Overall, though, the big picture for House Republicans remains bad in plenty of competitive seats. House Minority Leader Kevin McCarthy himself reportedly told his GOP colleagues at the end of January that Democrats "are kicking our ass" in fundraising, and our new data shows that remains just as true now as it did back then.
The fundraising battle for the Senate is more even, though Team Blue still has some very strong candidates. Team Blue's fundraising all-star once again was Arizona's Mark Kelly, who outraised appointed GOP Sen. Martha McSally $10.9 million to $6.3 million and had a $19.7 million to $10.2 million cash-on-hand lead.
Democrats also outraised Republicans in Colorado, Kentucky, Maine, Montana, North Carolina, and South Carolina; in addition, Alaska’s Al Gross, who is seeking the Democratic nod while still remaining an independent, outraised GOP Sen. Dan Sullivan. All these GOP incumbents still had more money than their opponents at the close of March, though.
And for the third quarter in a row, the top GOP challenger, and the only one who outraised a Democratic incumbent, was Michigan's John James. James outpaced Democratic Sen. Gary Peters $4.8 million to $4 million, and Peters had just a small $8.8 million to $8.6 million cash-on-hand lead.
● Connecticut: Democratic Gov. Ned Lamont has postponed Connecticut's presidential primary once again, this time consolidating it with the state's regularly scheduled downballot primaries on Aug. 11. Previously, Lamont had delayed the presidential primaries from April 28 to June 2.
● Michigan: A federal judge has postponed Michigan's candidate filing deadline from April 21 to May 8, halved the number of signatures candidates must gather, and ordered the secretary of state to establish procedures for campaigns to collect signatures electronically. This ruling makes Michigan the first state to delay its filing deadline for federal candidates due to the coronavirus pandemic.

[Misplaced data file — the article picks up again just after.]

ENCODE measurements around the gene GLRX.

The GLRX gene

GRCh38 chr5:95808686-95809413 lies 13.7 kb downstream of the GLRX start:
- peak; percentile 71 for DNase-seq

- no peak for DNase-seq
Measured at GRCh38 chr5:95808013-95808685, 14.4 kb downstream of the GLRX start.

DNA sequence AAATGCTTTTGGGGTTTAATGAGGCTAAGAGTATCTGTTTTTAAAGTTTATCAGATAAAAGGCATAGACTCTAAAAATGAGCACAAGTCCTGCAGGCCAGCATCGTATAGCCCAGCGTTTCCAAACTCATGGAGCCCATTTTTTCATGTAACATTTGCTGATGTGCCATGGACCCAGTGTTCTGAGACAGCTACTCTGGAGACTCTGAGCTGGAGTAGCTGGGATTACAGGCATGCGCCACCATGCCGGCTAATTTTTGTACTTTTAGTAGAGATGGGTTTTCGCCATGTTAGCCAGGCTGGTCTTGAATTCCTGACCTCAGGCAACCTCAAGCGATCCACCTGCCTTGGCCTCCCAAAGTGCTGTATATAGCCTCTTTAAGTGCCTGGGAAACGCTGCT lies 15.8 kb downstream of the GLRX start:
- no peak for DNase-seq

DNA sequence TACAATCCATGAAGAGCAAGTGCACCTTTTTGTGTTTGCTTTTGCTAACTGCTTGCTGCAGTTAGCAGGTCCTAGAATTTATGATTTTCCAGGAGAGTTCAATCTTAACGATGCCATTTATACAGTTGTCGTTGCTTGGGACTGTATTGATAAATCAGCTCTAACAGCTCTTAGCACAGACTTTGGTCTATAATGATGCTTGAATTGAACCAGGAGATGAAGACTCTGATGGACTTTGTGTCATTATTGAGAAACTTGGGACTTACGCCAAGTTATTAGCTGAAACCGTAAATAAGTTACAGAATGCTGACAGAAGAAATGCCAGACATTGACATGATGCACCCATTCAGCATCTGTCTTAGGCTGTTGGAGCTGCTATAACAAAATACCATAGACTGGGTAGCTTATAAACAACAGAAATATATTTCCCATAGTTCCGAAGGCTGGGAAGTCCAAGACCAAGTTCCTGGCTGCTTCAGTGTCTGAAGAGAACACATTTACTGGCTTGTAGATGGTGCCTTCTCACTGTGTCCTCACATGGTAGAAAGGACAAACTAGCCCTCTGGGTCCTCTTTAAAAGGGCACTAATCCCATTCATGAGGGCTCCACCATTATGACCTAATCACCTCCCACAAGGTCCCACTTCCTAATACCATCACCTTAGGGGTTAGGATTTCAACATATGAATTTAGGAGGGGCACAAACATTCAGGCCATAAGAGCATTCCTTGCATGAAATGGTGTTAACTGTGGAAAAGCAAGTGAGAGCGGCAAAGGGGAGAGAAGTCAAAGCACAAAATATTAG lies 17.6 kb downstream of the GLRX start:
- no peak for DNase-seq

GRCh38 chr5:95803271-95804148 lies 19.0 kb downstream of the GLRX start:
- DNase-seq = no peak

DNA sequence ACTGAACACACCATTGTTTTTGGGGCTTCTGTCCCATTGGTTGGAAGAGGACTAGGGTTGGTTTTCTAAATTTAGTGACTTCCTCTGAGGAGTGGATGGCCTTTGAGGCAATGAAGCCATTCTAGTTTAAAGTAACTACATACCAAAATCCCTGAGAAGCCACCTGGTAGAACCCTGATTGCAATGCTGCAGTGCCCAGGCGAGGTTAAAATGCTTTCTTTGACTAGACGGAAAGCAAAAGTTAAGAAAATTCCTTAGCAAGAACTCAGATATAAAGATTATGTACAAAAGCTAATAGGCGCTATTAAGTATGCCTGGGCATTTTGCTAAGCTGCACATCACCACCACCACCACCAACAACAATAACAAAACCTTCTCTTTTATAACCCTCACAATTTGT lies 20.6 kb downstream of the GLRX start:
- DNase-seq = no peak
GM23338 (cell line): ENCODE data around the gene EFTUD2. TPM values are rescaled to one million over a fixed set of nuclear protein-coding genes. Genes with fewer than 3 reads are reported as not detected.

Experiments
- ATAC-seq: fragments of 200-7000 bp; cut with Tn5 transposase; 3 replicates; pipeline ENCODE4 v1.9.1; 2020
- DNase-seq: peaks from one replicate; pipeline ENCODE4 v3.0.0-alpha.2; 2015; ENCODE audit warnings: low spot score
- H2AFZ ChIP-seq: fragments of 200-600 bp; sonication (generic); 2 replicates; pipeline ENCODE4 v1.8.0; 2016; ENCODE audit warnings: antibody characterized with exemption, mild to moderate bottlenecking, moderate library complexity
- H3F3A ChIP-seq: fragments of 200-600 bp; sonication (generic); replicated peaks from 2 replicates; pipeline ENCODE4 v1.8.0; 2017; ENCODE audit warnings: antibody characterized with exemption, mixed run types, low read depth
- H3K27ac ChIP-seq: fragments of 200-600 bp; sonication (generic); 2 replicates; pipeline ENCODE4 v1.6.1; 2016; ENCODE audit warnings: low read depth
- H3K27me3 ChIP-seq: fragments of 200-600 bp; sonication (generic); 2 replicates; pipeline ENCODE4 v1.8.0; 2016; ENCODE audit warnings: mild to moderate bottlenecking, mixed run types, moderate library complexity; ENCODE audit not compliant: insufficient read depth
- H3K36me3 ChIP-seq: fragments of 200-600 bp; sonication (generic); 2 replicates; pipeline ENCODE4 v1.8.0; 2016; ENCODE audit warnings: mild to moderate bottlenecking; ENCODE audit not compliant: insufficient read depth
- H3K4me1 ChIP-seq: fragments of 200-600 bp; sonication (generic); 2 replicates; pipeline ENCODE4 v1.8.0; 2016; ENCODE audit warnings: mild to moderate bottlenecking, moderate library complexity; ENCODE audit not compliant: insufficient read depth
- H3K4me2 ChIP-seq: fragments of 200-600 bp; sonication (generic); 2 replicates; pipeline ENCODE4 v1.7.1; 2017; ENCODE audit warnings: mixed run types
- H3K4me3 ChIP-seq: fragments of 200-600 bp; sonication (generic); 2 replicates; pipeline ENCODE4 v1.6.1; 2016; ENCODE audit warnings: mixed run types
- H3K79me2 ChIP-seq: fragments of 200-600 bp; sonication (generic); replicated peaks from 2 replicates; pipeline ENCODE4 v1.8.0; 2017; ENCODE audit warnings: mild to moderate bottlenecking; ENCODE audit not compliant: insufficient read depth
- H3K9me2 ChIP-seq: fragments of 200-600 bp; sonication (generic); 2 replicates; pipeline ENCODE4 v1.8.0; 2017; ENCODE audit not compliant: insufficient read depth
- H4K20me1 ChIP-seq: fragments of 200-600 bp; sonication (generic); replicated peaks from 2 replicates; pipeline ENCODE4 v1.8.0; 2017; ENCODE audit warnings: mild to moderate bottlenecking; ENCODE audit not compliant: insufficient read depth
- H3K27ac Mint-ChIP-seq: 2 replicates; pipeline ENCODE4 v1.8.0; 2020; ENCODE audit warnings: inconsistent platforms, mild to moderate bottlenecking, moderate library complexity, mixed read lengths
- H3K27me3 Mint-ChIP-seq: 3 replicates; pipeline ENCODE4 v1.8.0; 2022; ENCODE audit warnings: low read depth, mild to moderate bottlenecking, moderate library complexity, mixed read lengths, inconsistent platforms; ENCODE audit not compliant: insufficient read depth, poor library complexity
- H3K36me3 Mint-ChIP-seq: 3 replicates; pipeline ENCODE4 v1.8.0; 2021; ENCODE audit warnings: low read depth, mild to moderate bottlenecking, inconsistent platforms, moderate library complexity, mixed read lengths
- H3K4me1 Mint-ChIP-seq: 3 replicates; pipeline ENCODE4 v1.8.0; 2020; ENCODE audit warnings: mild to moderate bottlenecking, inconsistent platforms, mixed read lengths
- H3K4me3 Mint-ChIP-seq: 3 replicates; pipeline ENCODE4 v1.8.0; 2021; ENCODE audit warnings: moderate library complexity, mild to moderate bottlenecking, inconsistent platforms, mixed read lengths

Under Michigan law, candidates for the U.S. Senate must ordinarily submit 15,000 signatures while U.S. House candidates must submit 1,000. Candidates for the state legislature can pay a filing fee in lieu of submitting signatures.
● Missouri: The ACLU has sued the state of Missouri on behalf of the NAACP and the League of Women Voters asking a judge to permit all voters to request absentee ballots due to the coronavirus pandemic. State officials have given wildly varying instructions to voters on whether they may vote absentee: Republican Gov. Mike Parson has said he believes it's not permissible and some local jurisdictions agree, but others say voters are allowed to ask for absentee ballots on account of COVID-19, and still others are actively encouraging citizens to vote by mail. Republican Secretary of State Jay Ashcroft has refused to provide any guidance.
● Pennsylvania: Officials in Allegheny County say they will send absentee ballot applications to all voters ahead of Pennsylvania's June 2 primaries. The county had previously asked Democratic Gov. Tom Wolf for permission to conduct the primaries by mail but had not received a response from the governor. With 1.2 million residents, Allegheny is the second-largest county in the state and is also home to Pittsburgh.
● Texas: As he'd said he would, state Judge Tim Sulak has issued an injunction allowing all Texans to vote absentee due to the coronavirus pandemic. Republicans have said they plan to appeal.